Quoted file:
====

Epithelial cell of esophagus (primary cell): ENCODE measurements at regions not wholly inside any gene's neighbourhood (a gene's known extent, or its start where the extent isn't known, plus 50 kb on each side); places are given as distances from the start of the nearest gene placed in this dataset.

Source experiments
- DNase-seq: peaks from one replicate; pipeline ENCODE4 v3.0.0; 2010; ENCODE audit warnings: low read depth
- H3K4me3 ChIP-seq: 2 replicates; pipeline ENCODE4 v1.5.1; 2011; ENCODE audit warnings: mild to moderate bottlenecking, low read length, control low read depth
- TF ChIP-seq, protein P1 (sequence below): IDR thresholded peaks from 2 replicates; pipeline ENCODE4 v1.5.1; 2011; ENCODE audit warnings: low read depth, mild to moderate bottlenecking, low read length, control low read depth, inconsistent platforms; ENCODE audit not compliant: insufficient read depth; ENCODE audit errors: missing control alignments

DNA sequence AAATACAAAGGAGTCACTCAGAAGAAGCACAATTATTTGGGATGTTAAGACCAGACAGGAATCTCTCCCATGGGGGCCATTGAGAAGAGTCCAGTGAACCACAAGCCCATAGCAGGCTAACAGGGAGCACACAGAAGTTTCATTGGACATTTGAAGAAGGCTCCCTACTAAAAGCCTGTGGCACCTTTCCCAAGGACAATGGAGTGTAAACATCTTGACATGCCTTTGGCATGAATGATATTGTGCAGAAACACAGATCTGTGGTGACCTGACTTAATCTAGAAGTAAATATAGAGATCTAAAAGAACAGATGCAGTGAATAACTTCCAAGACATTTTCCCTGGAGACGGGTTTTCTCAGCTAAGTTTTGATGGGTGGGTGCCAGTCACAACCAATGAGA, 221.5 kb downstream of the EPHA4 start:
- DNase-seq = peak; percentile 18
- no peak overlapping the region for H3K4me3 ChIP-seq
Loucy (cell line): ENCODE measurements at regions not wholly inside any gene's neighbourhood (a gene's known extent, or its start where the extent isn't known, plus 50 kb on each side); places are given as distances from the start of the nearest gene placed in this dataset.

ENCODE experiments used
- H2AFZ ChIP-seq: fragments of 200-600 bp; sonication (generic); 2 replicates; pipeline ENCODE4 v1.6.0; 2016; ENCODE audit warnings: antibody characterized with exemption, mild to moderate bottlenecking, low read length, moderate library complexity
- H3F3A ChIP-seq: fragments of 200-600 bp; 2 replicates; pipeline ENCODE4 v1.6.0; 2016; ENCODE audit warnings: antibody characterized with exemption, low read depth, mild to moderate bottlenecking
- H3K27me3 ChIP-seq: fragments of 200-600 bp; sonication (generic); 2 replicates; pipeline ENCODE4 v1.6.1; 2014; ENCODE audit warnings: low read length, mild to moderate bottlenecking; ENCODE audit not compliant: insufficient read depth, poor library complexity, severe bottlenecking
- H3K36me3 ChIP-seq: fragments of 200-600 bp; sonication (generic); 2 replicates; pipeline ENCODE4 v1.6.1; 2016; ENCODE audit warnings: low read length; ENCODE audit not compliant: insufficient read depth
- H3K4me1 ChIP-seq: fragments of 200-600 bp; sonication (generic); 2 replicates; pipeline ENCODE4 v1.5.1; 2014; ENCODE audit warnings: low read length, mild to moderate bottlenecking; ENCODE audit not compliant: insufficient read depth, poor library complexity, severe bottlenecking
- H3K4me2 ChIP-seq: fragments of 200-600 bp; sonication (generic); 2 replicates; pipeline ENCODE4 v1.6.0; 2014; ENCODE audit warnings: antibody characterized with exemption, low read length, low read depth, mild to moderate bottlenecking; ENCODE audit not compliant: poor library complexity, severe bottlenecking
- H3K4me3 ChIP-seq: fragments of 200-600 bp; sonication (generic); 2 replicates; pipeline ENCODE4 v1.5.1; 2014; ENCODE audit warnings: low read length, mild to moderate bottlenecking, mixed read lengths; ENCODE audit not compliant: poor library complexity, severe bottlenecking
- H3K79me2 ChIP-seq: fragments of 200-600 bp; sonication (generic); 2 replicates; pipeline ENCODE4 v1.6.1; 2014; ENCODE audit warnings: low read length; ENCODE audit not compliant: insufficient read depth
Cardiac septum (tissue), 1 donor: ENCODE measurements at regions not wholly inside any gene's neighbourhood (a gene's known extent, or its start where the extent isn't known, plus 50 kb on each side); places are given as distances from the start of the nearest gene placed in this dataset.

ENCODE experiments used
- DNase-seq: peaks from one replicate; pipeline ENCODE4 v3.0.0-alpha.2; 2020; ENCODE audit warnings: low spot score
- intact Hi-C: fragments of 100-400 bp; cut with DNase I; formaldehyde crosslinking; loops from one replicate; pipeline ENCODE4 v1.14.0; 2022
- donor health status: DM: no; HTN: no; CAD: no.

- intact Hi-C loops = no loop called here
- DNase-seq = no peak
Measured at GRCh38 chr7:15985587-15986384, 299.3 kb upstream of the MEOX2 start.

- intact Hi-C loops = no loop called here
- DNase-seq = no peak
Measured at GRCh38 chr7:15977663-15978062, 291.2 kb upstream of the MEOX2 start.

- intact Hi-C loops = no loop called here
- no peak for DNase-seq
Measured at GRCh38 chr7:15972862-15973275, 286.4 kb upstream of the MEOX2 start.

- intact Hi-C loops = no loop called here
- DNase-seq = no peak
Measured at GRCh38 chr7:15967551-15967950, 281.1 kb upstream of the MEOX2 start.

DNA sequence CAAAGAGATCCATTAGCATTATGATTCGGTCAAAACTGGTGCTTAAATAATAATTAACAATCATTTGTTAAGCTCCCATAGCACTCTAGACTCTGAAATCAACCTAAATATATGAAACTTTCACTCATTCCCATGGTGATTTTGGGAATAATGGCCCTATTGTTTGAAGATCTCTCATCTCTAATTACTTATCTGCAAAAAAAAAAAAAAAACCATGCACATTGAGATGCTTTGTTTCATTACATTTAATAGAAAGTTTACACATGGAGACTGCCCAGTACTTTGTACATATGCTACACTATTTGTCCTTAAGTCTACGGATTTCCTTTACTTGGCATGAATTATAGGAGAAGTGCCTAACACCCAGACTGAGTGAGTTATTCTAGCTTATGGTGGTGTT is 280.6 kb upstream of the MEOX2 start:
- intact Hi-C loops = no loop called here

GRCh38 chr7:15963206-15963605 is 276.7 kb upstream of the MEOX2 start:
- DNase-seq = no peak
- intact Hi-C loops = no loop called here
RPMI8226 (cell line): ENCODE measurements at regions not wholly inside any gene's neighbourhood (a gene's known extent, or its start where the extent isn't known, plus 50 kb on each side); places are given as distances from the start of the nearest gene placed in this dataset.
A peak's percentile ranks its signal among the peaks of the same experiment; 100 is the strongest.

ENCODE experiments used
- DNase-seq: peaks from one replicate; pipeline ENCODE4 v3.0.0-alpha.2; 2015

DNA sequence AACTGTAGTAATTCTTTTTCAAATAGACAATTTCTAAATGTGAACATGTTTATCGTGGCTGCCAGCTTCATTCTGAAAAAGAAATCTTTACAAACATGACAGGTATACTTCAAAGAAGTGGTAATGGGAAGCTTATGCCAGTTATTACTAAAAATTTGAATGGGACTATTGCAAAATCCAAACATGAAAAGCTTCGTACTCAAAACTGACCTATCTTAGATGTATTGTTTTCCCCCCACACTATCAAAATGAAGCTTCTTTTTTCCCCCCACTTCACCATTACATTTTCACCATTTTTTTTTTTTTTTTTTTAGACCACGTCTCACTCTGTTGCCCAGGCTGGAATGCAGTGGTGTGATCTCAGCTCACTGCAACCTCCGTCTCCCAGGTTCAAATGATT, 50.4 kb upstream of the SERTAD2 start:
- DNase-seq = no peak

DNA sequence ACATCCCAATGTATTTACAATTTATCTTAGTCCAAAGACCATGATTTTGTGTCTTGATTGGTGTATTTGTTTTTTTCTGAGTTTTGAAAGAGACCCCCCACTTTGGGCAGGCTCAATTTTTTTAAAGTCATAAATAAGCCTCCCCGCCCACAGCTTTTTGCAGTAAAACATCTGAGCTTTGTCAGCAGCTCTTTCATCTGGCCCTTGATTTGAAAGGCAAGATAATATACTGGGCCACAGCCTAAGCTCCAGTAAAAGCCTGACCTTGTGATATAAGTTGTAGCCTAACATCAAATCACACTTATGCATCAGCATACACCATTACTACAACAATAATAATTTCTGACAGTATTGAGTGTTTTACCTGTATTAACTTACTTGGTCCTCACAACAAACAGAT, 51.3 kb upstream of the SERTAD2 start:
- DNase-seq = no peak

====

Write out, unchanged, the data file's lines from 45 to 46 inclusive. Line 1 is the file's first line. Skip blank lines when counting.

DNA sequence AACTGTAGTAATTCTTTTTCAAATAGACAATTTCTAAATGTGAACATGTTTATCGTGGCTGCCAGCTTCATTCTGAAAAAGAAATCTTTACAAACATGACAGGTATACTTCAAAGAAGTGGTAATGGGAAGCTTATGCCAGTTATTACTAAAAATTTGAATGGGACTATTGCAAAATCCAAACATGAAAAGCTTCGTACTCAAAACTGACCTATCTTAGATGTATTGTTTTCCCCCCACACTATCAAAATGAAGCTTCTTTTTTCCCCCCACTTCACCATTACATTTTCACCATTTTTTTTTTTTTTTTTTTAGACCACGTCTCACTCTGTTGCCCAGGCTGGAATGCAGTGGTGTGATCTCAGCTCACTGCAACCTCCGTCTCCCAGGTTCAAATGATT, 50.4 kb upstream of the SERTAD2 start:
- DNase-seq = no peak